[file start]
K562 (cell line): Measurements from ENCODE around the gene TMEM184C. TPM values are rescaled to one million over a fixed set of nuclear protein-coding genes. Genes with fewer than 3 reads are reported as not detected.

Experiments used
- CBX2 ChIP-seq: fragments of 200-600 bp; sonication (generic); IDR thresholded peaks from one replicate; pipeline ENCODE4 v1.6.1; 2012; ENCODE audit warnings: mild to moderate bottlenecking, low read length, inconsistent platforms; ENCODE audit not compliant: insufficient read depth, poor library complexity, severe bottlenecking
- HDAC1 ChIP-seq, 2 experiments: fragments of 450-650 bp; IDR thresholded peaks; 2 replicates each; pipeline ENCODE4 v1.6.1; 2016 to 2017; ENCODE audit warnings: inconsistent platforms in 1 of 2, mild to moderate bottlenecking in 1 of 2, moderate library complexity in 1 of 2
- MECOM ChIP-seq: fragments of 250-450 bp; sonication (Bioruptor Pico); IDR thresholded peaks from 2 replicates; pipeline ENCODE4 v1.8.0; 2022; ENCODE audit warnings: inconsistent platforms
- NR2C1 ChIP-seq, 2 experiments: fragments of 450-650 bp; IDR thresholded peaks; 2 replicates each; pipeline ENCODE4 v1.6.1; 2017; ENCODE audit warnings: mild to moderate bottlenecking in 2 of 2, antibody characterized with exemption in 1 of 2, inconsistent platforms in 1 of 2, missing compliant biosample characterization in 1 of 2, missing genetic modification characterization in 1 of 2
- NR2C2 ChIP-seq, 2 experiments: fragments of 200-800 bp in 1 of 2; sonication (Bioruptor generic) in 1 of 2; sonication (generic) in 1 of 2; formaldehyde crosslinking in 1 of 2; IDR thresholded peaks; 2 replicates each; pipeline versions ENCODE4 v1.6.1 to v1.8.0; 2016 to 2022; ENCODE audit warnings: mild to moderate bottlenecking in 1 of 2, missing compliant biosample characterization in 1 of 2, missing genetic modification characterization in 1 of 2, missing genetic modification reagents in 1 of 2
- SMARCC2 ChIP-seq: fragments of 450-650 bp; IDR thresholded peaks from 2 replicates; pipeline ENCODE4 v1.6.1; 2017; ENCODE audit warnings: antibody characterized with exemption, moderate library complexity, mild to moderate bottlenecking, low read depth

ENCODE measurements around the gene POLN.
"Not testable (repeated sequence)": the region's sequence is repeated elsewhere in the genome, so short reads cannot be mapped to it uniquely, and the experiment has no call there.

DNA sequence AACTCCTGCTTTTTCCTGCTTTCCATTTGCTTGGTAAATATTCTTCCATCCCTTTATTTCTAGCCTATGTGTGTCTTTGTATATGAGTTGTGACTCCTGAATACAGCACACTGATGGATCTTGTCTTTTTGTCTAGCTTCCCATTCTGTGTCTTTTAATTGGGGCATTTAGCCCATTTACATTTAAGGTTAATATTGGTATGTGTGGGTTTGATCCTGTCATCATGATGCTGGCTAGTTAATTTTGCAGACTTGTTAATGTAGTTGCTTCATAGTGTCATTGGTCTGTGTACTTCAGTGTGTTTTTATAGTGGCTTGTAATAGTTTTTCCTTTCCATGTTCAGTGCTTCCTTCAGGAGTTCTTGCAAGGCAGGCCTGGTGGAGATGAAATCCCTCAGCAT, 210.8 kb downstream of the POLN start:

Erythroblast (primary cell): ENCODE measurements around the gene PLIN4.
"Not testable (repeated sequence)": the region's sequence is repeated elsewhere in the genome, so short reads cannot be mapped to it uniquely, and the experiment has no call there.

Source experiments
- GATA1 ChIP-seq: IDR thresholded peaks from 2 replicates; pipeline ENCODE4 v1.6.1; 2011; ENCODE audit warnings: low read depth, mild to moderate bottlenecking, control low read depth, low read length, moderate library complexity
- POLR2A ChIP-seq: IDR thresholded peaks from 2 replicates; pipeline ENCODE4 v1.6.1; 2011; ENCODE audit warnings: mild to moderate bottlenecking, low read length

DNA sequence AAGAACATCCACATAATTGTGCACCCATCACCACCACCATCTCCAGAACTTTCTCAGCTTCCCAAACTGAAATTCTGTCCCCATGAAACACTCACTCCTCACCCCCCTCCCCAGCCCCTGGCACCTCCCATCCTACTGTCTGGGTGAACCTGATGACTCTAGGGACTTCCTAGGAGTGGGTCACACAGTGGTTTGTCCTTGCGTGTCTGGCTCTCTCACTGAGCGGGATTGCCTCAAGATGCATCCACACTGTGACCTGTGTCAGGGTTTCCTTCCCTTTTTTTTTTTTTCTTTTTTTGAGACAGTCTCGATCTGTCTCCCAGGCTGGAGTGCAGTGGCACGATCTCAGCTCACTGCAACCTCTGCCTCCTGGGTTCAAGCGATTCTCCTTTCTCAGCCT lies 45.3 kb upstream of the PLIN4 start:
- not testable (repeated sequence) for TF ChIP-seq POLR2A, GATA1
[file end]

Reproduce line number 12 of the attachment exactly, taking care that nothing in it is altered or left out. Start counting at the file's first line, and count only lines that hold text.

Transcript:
Erythroblast (primary cell): ENCODE measurements around the gene PLIN4.